"Once I went with the throng into the holy city, riding upon an ass. In joyful procession we went to the house of God, accompanied by loud Hosannahs and festive palm branches. With glad shouts and songs of thanksgiving they cried, 'Blessed is he that cometh in the name of the Lord' (Mat 21:9).

"But now my very soul is cast down within me. Tears have been my meat and drink this night. The quietly flowing stream of pure communion with you has become a thundering cataract. I am plunged into its depths; your waves and your billows, as the sea, have gone over me. Now is my soul exceeding sorrowful.

"My God, my God, why have you forsaken me? It is the deadliest of wounds, that which my enemies inflict upon me: 'This is the one that trusted in God! Let us see now if his God will deliver him!' But I am the same man; I am your Beloved Son. All my life I have sought refuge in you alone. I know you will not leave me to the confusion of my face and the reproach of your Name."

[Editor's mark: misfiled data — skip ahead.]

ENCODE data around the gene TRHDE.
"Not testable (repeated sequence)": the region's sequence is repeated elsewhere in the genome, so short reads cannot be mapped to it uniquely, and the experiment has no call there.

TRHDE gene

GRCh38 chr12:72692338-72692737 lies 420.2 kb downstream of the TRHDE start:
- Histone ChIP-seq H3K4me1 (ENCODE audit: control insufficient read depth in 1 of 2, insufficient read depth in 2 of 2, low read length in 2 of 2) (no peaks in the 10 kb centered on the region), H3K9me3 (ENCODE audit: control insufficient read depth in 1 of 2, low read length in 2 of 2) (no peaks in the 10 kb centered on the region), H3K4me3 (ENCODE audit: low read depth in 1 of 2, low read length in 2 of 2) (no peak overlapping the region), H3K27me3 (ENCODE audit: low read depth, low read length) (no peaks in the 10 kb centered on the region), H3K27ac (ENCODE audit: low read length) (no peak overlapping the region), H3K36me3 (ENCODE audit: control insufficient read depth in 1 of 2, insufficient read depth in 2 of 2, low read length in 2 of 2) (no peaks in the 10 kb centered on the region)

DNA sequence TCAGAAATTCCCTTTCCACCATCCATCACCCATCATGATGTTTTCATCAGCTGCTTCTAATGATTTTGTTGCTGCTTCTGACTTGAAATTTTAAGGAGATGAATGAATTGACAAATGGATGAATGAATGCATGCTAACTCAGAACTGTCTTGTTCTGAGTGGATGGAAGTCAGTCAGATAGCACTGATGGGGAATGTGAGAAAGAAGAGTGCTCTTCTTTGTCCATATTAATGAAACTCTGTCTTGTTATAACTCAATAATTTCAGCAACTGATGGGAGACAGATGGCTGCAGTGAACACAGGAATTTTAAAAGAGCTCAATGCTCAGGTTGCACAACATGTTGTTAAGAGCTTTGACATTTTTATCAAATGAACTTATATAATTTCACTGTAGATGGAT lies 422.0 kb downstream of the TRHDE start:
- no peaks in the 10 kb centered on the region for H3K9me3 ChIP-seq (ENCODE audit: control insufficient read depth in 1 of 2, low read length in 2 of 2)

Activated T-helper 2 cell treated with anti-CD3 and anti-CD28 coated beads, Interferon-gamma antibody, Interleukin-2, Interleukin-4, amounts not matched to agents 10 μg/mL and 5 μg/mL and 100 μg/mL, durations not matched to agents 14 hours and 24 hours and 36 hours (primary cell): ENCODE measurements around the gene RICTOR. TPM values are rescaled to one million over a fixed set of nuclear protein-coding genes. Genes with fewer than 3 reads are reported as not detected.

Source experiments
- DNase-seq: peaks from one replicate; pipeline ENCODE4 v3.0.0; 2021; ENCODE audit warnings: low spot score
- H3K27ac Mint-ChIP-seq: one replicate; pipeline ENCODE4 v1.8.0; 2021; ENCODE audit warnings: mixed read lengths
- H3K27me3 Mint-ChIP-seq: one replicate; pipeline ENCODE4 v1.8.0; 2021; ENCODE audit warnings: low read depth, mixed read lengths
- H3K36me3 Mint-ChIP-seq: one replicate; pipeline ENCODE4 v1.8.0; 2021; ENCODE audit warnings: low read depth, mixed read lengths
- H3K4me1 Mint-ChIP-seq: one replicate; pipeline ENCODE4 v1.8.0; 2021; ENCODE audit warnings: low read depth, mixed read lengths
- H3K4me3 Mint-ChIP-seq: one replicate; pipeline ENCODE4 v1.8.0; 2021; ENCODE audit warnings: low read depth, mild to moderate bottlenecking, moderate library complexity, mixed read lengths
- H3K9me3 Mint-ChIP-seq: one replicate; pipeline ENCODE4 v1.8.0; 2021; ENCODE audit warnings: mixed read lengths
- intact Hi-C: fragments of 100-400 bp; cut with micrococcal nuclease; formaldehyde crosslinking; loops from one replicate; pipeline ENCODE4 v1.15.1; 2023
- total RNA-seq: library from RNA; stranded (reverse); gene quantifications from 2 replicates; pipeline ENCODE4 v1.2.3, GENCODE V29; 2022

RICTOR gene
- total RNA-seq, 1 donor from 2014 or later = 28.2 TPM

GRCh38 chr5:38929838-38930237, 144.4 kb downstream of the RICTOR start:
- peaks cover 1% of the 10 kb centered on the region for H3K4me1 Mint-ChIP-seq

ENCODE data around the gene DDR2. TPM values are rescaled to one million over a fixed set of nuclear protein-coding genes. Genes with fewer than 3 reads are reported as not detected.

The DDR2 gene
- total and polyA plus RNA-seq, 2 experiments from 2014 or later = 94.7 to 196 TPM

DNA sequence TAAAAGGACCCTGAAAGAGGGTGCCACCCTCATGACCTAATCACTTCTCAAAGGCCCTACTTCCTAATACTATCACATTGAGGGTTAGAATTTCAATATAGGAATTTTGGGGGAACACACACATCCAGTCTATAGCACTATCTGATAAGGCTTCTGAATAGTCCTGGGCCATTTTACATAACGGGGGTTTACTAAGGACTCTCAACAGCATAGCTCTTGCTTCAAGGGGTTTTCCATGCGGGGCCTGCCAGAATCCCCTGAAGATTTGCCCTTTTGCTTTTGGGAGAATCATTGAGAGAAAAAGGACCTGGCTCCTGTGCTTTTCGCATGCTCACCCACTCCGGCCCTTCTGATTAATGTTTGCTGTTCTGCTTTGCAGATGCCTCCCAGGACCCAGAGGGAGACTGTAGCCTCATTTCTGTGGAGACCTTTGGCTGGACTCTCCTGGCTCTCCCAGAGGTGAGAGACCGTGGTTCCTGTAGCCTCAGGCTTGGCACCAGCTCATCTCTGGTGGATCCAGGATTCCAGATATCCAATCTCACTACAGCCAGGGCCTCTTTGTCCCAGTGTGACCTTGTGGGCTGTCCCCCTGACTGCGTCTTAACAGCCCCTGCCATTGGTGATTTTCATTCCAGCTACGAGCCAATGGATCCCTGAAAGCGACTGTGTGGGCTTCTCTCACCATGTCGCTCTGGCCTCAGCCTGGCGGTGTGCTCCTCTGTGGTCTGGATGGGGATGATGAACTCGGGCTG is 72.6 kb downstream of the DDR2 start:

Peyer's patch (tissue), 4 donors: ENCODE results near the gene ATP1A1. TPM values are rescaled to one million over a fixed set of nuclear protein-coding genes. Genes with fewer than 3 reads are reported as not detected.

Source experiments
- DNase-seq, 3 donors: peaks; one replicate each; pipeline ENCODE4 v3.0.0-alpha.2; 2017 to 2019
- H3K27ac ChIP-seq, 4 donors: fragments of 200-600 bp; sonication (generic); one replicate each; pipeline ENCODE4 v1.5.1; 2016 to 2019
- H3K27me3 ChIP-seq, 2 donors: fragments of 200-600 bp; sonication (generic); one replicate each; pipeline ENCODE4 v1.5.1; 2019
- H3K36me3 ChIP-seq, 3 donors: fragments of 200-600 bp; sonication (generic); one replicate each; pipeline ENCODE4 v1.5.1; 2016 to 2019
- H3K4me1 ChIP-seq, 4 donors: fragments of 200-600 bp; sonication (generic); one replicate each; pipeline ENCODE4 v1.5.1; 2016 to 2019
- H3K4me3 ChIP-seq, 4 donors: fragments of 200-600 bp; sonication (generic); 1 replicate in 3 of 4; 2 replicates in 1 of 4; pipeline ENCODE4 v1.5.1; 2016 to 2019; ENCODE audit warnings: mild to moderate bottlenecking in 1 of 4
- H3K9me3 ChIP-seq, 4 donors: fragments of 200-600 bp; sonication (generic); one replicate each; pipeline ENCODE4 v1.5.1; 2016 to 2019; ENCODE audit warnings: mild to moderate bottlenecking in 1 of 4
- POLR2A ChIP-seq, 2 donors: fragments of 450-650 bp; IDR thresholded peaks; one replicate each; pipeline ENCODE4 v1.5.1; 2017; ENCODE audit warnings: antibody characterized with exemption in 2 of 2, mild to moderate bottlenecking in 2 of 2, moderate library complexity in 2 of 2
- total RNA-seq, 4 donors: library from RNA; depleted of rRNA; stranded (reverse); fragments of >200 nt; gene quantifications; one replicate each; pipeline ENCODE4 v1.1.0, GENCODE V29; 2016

* * * * *

"Now from the sixth hour there was darkness over all the land until the ninth hour." And he prayed the more earnestly, "O send out your light and your truth, let them lead me." The Father in heaven heard his prayer, and his last mortal moments were brightened by a divine light. He was the beginning of his Father's new Creation, accompanied by the divine directive: "Let there be light."

"May your light and your truth bring me to your holy hill, and to your dwelling. Then I will go to the altar of God, to God my exceeding joy." The last and greatest trial was faced successfully. Led by God's light, his Son approached the altar of the Father's presence and poured out his life-blood. The hill of death, Golgotha, was made forever holy by that blood. God at last had fashioned and perfected His mercy-seat, where He might dwell with man.